When PCB routing, it often happens that when the trace passes through an area, due to the limited wiring space in the area, it is necessary to use a thinner line. After passing this area, the line returns to its original width. Changes in trace width will cause impedance changes, so reflection will occur, which will affect the signal. So under what circumstances can this effect be ignored, and under what circumstances must we consider its impact?
There are three factors related to this effect: the magnitude of the PCB impedance change, the signal rise time, and the delay of the signal on the narrow line.
First discuss the magnitude of the impedance change. Many circuit designs require that the reflected noise be less than 5% of the voltage swing (this is related to the noise budget on the signal). According to the reflection coefficient formula:
ρ = (Z2-Z1) / (Z2 + Z1) = △ Z / (△ Z + 2Z1) ≤5%
The approximate change rate of impedance can be calculated as: △ Z / Z1≤10%
As you may know, the typical index of impedance on a circuit board is +/- 10%, and the root cause is here.If the impedance change only occurs once, for example, after the line width changes from 8 mil to 6 mil, the 6 mil width is maintained. To meet the noise budget requirement that the signal reflection noise at the mutation does not exceed 5% of the voltage swing, the impedance change must be less than 10%. This is sometimes difficult to do. Take the microstrip line on the FR4 sheet as an example, let's calculate it. If the line width is 8 mil, the thickness between the line and the reference plane is 4 mil, and the characteristic impedance is 46.5 ohm. After the line width changes to 6mil, the characteristic impedance becomes 54.2 ohms, and the impedance change rate reaches 20%. The amplitude of the reflected signal must exceed the standard. As for how much it affects the signal, it is also related to the signal rise time and the delay of the signal from the driving end to the reflection point. But at least this is a potential problem. Fortunately, the problem can be solved by impedance matching termination.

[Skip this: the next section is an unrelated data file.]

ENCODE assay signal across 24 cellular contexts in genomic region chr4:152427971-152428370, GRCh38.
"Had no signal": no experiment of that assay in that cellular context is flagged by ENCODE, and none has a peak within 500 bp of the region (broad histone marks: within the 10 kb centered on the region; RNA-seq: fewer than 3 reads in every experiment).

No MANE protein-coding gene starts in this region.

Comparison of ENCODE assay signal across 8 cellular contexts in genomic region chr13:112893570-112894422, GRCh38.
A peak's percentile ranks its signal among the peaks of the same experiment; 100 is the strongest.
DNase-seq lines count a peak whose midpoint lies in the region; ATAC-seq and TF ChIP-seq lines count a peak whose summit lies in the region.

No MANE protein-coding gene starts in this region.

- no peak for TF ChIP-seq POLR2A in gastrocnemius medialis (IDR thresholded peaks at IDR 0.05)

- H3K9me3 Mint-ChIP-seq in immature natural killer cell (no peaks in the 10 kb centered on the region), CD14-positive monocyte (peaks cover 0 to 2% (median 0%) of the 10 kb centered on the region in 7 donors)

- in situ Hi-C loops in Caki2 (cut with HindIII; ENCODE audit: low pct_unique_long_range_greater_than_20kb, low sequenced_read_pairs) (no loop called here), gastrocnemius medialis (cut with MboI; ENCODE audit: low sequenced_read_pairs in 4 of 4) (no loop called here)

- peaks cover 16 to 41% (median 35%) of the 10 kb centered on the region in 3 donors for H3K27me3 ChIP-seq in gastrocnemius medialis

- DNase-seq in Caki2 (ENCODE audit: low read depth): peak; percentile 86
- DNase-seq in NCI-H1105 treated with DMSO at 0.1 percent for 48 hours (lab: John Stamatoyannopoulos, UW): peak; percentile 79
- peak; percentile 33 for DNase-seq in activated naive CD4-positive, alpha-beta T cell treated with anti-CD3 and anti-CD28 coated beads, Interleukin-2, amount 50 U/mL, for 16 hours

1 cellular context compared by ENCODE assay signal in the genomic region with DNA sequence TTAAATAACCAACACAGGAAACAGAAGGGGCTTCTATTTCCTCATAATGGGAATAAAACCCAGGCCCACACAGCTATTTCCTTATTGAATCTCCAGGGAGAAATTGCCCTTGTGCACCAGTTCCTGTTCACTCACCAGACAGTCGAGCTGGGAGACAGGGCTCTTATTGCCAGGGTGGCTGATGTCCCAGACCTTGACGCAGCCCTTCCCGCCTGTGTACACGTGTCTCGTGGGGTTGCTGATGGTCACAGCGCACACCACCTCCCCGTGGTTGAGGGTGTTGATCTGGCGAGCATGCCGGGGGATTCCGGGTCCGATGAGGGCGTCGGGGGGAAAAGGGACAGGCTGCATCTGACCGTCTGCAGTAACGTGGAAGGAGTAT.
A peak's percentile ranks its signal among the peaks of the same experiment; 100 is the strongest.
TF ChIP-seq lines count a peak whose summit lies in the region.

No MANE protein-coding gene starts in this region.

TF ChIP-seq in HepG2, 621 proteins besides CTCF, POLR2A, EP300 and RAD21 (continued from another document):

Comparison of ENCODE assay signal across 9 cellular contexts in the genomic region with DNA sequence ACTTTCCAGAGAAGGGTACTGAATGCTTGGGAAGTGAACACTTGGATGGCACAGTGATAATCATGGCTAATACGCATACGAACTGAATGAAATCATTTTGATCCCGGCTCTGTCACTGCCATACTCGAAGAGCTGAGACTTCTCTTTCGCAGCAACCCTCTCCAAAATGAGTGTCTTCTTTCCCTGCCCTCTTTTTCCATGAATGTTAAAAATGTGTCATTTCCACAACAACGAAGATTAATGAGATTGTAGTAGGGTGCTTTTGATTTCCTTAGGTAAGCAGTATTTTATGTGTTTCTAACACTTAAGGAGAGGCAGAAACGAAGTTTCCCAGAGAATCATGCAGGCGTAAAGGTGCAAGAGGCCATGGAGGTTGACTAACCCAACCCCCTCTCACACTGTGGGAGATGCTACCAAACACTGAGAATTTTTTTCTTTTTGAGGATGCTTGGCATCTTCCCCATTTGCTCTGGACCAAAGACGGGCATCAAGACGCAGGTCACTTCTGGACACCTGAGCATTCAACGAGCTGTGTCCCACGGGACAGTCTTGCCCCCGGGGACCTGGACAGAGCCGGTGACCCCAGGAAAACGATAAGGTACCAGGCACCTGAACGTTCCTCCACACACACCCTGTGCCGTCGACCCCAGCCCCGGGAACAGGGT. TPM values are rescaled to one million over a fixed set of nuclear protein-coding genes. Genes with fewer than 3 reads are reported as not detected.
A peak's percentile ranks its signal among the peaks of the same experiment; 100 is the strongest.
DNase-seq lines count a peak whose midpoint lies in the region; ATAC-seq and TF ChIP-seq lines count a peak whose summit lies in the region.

If the impedance change occurs twice, for example, after the line width changes from 8mil to 6mil, then pulls out 2cm and then returns to 8mil. Then reflection will occur at both ends of the 2cm long 6mil line, once the impedance becomes larger Reflection, then the impedance becomes smaller, and negative reflection occurs. If the interval between two reflections is short enough, the two reflections may cancel each other, thereby reducing the impact. Assuming that the transmission signal is 1V, the first regular reflection has 0.2V reflected, the 1.2V continues to transmit forward, and the second reflection has -0.2 * 1.2 = 0.24v reflected back. Assuming that the length of the 6mil line is extremely short and the two reflections occur almost simultaneously, then the total reflected voltage is only 0.04V, which is less than the noise budget requirement of 5%.
Therefore, whether or not this reflection affects the signal is related to the delay at the impedance change and the signal rise time. Research and experiments have shown that as long as the delay at the impedance change is less than 20% of the signal rise time, the reflected signal will not cause problems. If the signal rise time is 1ns, then the delay at the impedance change is less than 0.2ns corresponding to 1.2 inches, and reflection will not cause problems. In other words, for the case of this example, as long as the length of the 6mil wide trace is less than 3cm, there will be no problem.When the PCB trace line width changes, it should be carefully analyzed according to the actual situation, whether it causes an impact. There are three parameters to be concerned about: how big is the change in impedance, what is the signal rise time, and how long is the neck-shaped part of the line width change. Approximately estimate according to the above method, and leave a certain margin appropriately. If possible, minimize the length of the neck.
It should be pointed out that in the actual PCB processing, the parameters cannot be as accurate as the theory. The theory can provide guidance for our design, but it cannot be copied, and it cannot be dogmatic. After all, this is a practical science. The estimated value should be appropriately revised according to the actual situation, and then applied to the design.